I'm sorry that so many of my posts this weekend seem to be nothing more than blog navel gazing. In my defense, it isn't my blog, I don't blog, so it isn't my navel I'm gazing at. But let's examine this remark by Hugh Hewitt: HEWITT: Well, I've been a broadcast journalists for 15 years. I've worked in print and television and radio. And the blogosphere is by far the most accurate and the most objective in terms of accountability. Because the moment you make a mistake, you get jumped on by your colleagues and your adversaries in the blogosphere. Dan Rather got brought down by bloggers. Did the blogs bring down Dan Rather? I'd like to think Rather and his reporters played a role in that, as well. Perhaps they highlighted the incompetence of CBS' vetting of the National Guard memos. But let's go to Mr. Hewitt's statement that blogs are more objective and more accurate than radio, television and print and use the "Kerry intern" rumors floated on Drudge as a case study on blog accuracy. On...
  • Lack of posts

    Sorry for the lack of posts, but I'm working on a post which will settle the hockey labor dispute. Oh, and it will also cause us to travel in space. Not really, of course. But I always wanted to do one of those Josh Marshall teasers. - Chris R
  • Random Thoughts

    Sorry to do a Larry King on you, but I'm just going post some random thoughts until I hit an optimal caffeine level: * What happens if you are a political movement based on outrage, but you control all three branches of government? For the right-wing, some are now outraged at, um, graffiti . (By the way, generally a bad idea to do a victory dance in the other side's back yard... I once lived in DC and was told that if you weren't wearing green in the upper deck of the Vet during an Eagles loss, you don't value your life nearly enough). * Saw Guckert/Gannon on CNN last night. I would say it was obvious he was lying when he nose grew during the interview, but, given the circumstances, I think I might be referring to the wrong part of his anatomy. * I own a Sirius radio now, so I can listen to Air America when I want. I mostly like Air America, but I'm a little disturbed by the fact the advertisements for hypnosis and sexual enhancement might be the wrong image for a political party...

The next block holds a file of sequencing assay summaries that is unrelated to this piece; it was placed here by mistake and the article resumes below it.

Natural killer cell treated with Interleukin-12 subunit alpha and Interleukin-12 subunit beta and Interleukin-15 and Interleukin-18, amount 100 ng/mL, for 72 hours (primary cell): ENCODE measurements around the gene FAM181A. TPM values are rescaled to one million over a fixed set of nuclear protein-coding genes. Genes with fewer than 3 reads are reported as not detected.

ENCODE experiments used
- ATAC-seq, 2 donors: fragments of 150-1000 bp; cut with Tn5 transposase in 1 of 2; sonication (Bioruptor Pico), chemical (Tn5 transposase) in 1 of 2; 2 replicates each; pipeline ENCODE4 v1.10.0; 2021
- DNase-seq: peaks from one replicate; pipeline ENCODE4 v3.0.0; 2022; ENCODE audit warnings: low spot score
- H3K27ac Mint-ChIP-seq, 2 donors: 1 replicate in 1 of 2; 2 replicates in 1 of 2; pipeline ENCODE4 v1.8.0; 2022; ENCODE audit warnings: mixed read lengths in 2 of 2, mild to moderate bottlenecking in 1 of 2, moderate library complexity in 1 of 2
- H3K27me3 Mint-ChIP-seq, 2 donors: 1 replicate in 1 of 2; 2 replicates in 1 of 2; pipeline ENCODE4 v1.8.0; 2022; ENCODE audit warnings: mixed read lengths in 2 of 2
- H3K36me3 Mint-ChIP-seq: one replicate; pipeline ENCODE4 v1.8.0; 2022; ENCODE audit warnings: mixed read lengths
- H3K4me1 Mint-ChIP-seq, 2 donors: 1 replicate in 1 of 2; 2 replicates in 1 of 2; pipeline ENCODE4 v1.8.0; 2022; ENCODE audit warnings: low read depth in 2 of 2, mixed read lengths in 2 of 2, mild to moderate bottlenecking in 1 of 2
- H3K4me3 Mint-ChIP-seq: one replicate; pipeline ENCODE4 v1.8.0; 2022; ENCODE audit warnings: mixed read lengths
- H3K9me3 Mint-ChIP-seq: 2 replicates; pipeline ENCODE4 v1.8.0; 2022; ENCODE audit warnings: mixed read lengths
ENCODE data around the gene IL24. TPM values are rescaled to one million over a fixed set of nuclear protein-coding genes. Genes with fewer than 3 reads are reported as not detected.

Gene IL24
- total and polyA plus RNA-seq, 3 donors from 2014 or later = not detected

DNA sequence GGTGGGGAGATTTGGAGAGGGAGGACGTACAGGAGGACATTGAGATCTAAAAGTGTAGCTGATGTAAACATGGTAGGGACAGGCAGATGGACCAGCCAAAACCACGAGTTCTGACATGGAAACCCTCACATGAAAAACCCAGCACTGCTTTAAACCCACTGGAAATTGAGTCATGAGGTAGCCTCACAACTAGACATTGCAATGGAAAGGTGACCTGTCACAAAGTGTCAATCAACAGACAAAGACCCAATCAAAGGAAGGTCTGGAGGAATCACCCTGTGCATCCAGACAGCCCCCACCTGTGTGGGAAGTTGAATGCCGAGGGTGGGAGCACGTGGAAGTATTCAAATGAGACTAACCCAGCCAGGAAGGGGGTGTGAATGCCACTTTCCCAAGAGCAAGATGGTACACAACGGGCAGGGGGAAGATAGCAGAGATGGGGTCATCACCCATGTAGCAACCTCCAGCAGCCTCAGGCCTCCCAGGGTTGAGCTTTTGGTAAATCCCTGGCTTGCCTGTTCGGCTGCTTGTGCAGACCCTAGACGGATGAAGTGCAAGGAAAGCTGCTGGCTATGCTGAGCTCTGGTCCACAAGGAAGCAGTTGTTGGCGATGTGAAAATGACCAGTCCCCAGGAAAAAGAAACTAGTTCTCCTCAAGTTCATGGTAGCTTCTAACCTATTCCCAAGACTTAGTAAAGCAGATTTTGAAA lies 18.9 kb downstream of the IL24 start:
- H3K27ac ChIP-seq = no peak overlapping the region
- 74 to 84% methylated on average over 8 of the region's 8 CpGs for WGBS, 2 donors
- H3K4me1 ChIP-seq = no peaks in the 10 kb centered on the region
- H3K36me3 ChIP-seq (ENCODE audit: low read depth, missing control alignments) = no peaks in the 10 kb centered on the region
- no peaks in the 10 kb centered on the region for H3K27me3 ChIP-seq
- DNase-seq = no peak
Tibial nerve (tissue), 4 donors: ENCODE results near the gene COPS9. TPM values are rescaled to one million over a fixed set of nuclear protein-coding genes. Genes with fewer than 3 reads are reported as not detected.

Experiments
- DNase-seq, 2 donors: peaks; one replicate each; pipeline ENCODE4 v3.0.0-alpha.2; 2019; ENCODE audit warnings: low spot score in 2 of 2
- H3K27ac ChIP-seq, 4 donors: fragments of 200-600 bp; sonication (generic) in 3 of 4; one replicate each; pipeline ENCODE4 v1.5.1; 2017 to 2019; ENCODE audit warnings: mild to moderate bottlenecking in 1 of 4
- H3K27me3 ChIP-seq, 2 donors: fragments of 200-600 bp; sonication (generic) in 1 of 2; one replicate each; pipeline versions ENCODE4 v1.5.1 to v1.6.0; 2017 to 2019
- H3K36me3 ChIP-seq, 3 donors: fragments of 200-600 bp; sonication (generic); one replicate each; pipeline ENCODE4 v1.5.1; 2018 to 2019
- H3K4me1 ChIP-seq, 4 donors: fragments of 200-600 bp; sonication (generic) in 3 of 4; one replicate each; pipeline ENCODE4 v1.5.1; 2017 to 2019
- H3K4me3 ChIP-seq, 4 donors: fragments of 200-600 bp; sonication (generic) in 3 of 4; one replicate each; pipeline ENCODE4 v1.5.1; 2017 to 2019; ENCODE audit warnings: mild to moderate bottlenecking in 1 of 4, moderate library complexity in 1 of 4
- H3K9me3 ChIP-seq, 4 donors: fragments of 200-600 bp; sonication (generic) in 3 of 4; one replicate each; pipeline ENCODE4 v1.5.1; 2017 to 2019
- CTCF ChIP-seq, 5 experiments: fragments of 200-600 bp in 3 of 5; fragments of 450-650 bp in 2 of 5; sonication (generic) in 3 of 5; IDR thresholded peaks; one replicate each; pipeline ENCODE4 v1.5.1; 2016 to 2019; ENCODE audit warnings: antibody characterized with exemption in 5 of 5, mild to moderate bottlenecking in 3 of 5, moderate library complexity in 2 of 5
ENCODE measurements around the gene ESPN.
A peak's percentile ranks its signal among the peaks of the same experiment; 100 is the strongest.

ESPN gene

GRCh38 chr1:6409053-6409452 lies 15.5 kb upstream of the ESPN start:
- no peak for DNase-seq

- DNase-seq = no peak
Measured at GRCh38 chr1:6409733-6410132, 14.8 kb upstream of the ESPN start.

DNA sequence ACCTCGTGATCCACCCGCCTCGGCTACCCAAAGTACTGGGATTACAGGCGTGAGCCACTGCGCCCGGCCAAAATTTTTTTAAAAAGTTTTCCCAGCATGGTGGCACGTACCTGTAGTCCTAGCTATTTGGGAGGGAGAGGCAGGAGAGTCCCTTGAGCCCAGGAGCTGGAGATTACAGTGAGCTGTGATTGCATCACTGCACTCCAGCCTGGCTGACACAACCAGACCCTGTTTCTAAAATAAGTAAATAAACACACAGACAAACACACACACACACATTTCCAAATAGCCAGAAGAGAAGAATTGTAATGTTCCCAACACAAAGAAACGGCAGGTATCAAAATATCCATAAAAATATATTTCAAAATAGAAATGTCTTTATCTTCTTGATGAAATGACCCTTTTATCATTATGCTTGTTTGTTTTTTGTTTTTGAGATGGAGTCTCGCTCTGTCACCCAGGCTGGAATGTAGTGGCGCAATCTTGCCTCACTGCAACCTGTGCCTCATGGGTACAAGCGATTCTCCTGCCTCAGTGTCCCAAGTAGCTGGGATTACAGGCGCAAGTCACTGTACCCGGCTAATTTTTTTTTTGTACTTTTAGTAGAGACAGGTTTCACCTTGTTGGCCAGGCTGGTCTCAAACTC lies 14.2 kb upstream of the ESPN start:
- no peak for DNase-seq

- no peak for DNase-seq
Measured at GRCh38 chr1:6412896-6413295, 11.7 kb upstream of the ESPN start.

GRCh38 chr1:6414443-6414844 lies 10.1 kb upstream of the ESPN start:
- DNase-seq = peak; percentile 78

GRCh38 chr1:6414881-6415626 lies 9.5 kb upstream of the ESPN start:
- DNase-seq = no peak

• My case for cynicism

    To follow up and respond to Ezra's previous post concerning Gannon/Guckert. Does this story have greater significance than McCllelan's credentialing? Potentially, yes. I disagree with Ezra here. There are potentially significant issues involved which should be answered, as well as tactical opportunites to exploit here. As much as I really don't want my first substantive post to disagree with Ezra and risk being a very bad guest, here goes:
  • FAQ's for a Guest Blogger

    Q: Who are you, anyway. A: My name's Chris Rasmussen. I've previously blogged here and here (all of my posts at that site have been scrubbed due to my calls for a mass suicide in the event Bush was re-elected). I'd like to thank Ezra, who I have admired for some time, for providing me this opportunity to make a fool of myself for 48 consecutive hours. Q: Is that your real name or is it a psudeonym like "Jeff Gannon"? A: It is my real name. The only thing I have in common with Mr. Gannon/Guckert is that we have a shared hobby in creating web sites for escort services. Q: What are your qualifications for blogging? Do you have expertise in any area? A: Much like Ezra, I suffer from a life-long physical disability rendering me unable to button a shirt. I also have thoughts and opinions and, unlike many non-bloggers, also have access to a computer. I do not, however, have the academic brilliance of a Matt Yglesias , as I spent much of my college years quite drunk. I also do not have any...